So many businesses are buying cyber insurance “in a mad panic”, warns Charl Van Der Walt of SecureData, a cyber-security company.Charl Van Der Walt
With cyber-attacks increasing in frequency and severity, many companies are turning to insurance to cover their mounting losses. But can insurers quantify the risk accurately and could insurance lead to corporate complacency?
Many firms feel like they’re under siege.
Cyber-attacks are coming thick and fast and the tools at the hackers’ disposal seem to be getting more, not less, powerful.
If this is your firm’s attitude to the rising cyber threat, you may be in trouble.
Estimated annual losses from cyber crime now top $400bn (£291bn), according to the Center for Strategic and International Studies. And the cost in lost productivity of last year’s WannaCry ransomware attack alone was estimated at $4bn.
So many businesses are buying cyber insurance “in a mad panic”, warns Charl van der Walt of SecureData, a cyber-security company.
“Unfortunately this will mean that businesses of all sizes will seek out the minimum cyber-security investment laid out by insurers, government, and regulators, rather than going above and beyond to protect their own, and their customers’, data.”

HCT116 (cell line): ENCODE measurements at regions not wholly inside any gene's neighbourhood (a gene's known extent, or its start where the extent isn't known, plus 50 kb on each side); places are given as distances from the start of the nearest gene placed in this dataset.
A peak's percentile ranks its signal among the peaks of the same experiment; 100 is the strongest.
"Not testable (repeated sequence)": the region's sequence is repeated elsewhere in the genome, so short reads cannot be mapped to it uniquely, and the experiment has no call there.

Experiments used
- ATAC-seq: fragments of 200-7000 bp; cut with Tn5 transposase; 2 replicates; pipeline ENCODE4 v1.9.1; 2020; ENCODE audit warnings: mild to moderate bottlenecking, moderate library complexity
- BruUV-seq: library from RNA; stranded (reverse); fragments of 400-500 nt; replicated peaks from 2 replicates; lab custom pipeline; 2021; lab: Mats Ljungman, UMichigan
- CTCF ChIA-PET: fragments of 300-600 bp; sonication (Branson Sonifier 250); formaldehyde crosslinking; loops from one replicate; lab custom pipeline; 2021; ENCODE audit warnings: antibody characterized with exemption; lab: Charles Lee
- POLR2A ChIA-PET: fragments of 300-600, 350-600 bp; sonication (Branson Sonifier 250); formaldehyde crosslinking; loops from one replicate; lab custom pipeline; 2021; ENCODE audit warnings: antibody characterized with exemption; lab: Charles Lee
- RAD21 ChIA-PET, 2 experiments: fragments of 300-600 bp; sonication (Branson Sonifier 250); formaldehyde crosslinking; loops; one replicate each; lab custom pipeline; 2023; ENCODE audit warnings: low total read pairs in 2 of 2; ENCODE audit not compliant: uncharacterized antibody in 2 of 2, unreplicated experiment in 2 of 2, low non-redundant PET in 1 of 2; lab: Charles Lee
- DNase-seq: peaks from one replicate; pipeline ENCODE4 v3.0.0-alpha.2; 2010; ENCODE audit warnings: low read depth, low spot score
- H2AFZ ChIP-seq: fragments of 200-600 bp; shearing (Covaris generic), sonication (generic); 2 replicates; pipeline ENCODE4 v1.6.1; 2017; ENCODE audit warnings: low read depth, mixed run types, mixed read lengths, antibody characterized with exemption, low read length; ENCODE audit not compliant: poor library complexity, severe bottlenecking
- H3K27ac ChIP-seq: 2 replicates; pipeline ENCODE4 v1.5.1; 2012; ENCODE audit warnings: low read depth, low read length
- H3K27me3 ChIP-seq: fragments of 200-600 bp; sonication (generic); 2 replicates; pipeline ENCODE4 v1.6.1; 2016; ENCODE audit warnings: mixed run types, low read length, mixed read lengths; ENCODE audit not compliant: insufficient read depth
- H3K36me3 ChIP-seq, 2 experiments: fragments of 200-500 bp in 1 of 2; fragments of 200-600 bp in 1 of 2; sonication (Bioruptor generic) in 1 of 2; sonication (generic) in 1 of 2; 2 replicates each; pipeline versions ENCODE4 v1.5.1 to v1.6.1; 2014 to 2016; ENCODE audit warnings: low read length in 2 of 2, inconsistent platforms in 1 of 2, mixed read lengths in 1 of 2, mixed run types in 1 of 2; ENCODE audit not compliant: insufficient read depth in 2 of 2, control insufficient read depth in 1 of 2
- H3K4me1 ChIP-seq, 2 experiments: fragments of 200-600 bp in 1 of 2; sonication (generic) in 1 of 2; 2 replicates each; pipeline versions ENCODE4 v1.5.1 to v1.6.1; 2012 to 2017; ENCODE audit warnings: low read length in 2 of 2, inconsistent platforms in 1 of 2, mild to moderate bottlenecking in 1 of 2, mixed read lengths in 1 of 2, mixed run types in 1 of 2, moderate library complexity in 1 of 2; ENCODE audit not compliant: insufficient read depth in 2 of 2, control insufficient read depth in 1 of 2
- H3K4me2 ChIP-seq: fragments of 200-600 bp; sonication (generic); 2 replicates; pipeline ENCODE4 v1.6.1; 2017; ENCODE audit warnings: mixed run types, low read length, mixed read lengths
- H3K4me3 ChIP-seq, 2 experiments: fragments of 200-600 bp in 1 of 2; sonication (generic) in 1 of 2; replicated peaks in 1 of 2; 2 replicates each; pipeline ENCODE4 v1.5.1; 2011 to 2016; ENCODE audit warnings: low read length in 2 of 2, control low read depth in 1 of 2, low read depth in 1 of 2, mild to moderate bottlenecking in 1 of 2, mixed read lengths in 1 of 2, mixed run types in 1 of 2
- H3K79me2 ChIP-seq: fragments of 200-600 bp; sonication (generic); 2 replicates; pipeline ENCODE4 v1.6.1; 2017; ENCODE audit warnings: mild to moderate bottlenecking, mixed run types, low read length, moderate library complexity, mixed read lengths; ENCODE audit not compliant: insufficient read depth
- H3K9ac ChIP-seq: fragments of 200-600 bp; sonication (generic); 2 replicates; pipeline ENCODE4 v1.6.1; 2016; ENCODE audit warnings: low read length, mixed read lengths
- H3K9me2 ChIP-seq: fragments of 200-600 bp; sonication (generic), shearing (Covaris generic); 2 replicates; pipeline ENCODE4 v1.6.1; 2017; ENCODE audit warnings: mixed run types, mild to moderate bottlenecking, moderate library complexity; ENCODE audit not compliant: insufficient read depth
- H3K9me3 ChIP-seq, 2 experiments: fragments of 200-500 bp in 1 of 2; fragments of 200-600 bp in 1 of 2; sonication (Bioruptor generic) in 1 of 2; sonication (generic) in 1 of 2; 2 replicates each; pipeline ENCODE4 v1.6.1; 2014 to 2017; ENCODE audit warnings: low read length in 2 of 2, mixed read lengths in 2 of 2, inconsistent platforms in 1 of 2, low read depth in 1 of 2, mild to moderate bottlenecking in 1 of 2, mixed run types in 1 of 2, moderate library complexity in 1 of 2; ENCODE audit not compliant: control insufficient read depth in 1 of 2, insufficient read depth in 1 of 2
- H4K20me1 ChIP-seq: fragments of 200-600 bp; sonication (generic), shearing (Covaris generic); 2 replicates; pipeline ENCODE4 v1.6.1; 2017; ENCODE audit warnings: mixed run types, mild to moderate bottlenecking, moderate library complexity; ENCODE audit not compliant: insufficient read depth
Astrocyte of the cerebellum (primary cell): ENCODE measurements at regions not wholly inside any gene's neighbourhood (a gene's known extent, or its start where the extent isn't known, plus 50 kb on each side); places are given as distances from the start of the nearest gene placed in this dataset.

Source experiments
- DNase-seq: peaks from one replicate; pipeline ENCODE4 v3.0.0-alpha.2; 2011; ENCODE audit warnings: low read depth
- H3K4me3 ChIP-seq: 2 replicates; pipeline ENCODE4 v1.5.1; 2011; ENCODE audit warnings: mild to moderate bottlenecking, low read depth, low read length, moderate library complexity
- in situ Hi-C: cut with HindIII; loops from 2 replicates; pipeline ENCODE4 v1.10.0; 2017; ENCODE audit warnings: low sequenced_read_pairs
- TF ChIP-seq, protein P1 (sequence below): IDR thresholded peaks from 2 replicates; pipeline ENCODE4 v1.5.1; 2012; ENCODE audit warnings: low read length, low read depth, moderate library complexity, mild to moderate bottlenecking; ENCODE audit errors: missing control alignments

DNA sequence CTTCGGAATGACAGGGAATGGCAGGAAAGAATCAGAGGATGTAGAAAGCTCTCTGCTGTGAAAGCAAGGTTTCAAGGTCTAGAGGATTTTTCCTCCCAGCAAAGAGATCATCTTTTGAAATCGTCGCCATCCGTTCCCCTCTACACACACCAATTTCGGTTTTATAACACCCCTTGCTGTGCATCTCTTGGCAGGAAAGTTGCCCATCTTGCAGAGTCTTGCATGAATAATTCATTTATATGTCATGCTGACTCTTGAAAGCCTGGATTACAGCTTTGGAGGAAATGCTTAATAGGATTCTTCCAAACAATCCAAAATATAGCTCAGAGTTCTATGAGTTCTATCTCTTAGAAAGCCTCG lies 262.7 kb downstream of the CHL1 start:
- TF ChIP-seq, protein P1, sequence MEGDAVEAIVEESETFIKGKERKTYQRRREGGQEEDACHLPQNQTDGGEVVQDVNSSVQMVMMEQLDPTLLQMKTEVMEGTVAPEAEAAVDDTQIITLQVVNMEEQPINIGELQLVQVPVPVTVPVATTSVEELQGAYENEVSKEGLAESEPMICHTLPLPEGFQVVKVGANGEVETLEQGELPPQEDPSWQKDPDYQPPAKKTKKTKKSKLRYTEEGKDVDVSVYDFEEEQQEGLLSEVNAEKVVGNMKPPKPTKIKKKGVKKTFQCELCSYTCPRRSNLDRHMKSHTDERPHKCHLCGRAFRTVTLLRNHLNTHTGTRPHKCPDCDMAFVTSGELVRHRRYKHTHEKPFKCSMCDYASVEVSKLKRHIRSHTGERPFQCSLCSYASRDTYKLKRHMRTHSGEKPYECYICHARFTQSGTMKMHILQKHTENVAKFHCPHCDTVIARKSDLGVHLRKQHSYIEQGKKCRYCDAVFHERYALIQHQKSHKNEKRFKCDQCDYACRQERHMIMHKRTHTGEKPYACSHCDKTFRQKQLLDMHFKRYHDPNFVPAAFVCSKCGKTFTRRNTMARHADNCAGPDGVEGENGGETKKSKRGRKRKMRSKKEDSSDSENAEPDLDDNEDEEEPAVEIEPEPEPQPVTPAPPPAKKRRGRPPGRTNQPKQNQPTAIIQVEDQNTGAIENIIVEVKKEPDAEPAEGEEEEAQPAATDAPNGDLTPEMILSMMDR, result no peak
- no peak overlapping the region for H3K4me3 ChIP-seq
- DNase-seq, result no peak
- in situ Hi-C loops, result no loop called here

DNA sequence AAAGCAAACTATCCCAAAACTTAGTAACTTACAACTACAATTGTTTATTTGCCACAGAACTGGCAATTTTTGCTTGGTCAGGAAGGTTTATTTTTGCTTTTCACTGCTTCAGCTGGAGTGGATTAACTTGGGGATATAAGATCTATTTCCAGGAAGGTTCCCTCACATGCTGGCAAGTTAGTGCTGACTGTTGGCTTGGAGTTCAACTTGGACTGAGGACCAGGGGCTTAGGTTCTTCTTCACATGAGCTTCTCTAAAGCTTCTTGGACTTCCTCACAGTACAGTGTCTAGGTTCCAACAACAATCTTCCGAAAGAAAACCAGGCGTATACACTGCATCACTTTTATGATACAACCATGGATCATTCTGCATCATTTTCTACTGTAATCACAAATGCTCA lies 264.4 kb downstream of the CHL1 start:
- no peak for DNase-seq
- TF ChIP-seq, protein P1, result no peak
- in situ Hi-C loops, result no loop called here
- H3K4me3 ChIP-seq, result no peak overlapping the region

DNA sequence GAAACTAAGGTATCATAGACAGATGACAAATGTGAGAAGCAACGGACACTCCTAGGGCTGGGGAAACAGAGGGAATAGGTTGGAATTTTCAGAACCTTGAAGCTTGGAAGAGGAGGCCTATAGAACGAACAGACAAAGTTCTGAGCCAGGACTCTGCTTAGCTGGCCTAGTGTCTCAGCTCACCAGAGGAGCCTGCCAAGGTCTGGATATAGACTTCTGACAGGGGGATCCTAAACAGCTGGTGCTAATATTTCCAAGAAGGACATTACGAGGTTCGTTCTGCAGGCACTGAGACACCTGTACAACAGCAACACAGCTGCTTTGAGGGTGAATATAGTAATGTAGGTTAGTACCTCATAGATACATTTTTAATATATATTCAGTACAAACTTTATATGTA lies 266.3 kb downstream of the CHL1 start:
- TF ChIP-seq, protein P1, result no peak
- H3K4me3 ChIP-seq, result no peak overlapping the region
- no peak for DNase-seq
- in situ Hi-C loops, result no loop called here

Ransomware attacks, whereby criminals break in to your network, encrypt all your data, then demand money in return for the decryption key, are particularly virulent. Firms have even been stocking up on Bitcoins – the hackers’ cryptocurrency payment of choice – to pay the ransoms.
And it’s not just the immediate ransom costs they have to worry about. There are the costs of investigating and closing the breach, legal and public relations costs, the damage to your share price as consumers and clients lose confidence, and the loss of business resulting from a damaged reputation.
There are also potential regulatory fines to pay – particularly when the European Union’s General Data Protection Regulation (GDPR) comes into force in May. Under the new rules your firm could be fined up to 4% of turnover or €20m, whichever is the greater, if regulators think you haven’t protected customers’ personal data adequately.